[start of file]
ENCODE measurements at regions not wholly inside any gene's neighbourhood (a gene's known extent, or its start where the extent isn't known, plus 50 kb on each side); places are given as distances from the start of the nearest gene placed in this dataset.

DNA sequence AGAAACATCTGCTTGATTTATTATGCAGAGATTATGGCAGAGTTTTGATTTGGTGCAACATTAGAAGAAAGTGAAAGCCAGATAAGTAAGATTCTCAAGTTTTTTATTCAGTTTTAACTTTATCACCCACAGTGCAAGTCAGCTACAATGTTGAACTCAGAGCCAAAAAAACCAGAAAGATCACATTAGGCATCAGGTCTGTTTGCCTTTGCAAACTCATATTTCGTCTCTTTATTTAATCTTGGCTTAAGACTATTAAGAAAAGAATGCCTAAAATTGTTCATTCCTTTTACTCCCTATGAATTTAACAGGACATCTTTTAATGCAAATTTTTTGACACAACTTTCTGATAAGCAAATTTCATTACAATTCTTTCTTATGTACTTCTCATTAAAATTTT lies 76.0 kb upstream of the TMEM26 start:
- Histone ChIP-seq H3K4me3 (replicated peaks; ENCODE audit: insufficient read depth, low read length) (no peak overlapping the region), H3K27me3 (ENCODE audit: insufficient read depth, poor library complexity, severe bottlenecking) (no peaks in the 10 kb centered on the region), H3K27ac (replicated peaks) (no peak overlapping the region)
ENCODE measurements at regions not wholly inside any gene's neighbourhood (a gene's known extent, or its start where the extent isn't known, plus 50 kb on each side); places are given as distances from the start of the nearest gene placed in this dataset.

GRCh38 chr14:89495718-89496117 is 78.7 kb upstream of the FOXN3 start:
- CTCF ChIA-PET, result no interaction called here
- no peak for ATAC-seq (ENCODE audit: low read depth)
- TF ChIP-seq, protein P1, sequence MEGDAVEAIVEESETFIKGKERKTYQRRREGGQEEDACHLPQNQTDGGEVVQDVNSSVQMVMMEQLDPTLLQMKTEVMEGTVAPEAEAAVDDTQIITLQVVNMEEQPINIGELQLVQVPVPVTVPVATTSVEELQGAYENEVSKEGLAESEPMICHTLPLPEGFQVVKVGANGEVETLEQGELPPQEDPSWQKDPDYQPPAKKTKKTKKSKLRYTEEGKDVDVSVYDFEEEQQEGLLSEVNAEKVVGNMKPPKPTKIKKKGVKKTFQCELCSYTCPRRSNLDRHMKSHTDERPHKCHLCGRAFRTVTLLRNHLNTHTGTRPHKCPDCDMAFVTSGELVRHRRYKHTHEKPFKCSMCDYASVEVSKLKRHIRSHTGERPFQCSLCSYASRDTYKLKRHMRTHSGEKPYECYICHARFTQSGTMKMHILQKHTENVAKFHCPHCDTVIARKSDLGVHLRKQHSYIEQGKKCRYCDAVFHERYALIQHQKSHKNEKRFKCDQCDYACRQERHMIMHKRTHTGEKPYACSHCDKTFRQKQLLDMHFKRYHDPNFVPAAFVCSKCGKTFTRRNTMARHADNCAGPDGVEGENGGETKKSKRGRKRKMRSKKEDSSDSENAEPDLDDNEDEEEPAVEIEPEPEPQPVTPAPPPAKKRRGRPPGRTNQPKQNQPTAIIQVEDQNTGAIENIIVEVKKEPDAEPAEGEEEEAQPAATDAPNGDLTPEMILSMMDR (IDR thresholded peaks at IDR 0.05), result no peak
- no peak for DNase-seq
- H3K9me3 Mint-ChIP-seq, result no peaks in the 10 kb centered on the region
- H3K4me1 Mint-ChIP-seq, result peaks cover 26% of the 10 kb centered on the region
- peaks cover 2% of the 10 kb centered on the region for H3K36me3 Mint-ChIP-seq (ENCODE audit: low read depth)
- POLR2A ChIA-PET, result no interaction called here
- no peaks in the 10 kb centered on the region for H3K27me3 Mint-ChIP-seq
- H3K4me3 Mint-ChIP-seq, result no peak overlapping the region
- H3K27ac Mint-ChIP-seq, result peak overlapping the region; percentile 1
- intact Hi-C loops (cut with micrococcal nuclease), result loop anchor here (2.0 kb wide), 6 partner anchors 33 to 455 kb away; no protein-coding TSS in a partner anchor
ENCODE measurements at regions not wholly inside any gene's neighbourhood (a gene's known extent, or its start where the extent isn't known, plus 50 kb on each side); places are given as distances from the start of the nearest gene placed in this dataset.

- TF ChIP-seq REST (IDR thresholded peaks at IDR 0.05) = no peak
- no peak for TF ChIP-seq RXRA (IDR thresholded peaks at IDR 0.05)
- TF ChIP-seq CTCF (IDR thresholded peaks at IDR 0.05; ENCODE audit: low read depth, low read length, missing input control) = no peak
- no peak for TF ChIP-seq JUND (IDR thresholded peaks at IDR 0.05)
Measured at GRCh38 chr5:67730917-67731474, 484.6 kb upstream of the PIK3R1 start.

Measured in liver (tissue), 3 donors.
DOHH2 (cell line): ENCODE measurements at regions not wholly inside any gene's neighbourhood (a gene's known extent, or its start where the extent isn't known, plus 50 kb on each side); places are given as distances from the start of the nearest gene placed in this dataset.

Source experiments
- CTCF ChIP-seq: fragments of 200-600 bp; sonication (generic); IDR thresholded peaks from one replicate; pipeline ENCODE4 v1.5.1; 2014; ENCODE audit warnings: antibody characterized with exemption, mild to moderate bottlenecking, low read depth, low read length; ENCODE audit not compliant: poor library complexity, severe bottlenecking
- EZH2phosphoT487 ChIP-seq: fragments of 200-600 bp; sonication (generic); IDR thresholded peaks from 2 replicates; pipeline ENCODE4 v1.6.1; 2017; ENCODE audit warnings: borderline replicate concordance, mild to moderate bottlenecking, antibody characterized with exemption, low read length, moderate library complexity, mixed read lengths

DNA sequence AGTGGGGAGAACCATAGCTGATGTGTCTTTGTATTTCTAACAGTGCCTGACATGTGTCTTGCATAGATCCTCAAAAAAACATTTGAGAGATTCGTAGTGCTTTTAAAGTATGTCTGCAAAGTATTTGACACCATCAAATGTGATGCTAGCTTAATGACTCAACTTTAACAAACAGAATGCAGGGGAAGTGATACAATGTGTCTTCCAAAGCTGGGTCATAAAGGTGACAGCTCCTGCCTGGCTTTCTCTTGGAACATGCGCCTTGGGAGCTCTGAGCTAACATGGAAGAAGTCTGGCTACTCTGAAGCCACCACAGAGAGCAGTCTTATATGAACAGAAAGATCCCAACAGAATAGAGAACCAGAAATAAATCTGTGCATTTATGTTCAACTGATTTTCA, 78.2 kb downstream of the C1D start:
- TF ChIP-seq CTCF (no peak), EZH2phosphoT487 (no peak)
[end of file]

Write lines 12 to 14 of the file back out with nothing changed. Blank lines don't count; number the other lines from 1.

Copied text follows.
- peaks cover 2% of the 10 kb centered on the region for H3K36me3 Mint-ChIP-seq (ENCODE audit: low read depth)
- POLR2A ChIA-PET, result no interaction called here
- no peaks in the 10 kb centered on the region for H3K27me3 Mint-ChIP-seq